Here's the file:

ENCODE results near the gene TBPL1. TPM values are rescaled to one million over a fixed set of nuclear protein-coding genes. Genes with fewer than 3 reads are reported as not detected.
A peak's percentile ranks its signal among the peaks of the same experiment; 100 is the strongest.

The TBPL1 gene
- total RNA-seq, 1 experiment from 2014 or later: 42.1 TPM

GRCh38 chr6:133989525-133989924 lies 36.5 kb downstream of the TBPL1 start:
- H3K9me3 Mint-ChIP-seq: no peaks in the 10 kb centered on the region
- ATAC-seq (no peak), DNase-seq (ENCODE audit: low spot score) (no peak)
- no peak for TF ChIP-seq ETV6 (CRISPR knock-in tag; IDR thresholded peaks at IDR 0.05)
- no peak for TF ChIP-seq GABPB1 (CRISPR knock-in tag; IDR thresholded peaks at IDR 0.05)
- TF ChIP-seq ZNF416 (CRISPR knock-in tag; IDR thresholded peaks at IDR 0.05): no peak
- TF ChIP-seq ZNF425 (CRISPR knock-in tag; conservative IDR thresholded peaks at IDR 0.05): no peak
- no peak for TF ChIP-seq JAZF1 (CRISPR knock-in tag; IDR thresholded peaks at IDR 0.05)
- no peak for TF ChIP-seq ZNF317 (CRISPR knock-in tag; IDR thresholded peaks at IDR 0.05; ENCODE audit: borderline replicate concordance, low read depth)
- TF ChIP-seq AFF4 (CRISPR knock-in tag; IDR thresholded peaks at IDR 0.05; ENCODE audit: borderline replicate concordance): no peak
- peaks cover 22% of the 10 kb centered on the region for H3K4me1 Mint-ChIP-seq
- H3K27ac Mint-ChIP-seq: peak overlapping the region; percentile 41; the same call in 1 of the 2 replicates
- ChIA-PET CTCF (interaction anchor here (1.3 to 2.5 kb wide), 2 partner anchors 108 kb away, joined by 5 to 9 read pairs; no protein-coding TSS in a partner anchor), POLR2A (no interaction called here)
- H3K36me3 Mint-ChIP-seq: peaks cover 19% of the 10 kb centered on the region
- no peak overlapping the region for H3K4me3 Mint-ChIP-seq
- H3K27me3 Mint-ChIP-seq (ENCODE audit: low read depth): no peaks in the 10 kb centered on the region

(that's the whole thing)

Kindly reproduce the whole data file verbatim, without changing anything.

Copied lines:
ENCODE results near the gene TBPL1. TPM values are rescaled to one million over a fixed set of nuclear protein-coding genes. Genes with fewer than 3 reads are reported as not detected.
A peak's percentile ranks its signal among the peaks of the same experiment; 100 is the strongest.

The TBPL1 gene
- total RNA-seq, 1 experiment from 2014 or later: 42.1 TPM

GRCh38 chr6:133989525-133989924 lies 36.5 kb downstream of the TBPL1 start:
- H3K9me3 Mint-ChIP-seq: no peaks in the 10 kb centered on the region
- ATAC-seq (no peak), DNase-seq (ENCODE audit: low spot score) (no peak)
- no peak for TF ChIP-seq ETV6 (CRISPR knock-in tag; IDR thresholded peaks at IDR 0.05)
- no peak for TF ChIP-seq GABPB1 (CRISPR knock-in tag; IDR thresholded peaks at IDR 0.05)
- TF ChIP-seq ZNF416 (CRISPR knock-in tag; IDR thresholded peaks at IDR 0.05): no peak
- TF ChIP-seq ZNF425 (CRISPR knock-in tag; conservative IDR thresholded peaks at IDR 0.05): no peak
- no peak for TF ChIP-seq JAZF1 (CRISPR knock-in tag; IDR thresholded peaks at IDR 0.05)
- no peak for TF ChIP-seq ZNF317 (CRISPR knock-in tag; IDR thresholded peaks at IDR 0.05; ENCODE audit: borderline replicate concordance, low read depth)
- TF ChIP-seq AFF4 (CRISPR knock-in tag; IDR thresholded peaks at IDR 0.05; ENCODE audit: borderline replicate concordance): no peak
- peaks cover 22% of the 10 kb centered on the region for H3K4me1 Mint-ChIP-seq
- H3K27ac Mint-ChIP-seq: peak overlapping the region; percentile 41; the same call in 1 of the 2 replicates
- ChIA-PET CTCF (interaction anchor here (1.3 to 2.5 kb wide), 2 partner anchors 108 kb away, joined by 5 to 9 read pairs; no protein-coding TSS in a partner anchor), POLR2A (no interaction called here)
- H3K36me3 Mint-ChIP-seq: peaks cover 19% of the 10 kb centered on the region
- no peak overlapping the region for H3K4me3 Mint-ChIP-seq
- H3K27me3 Mint-ChIP-seq (ENCODE audit: low read depth): no peaks in the 10 kb centered on the region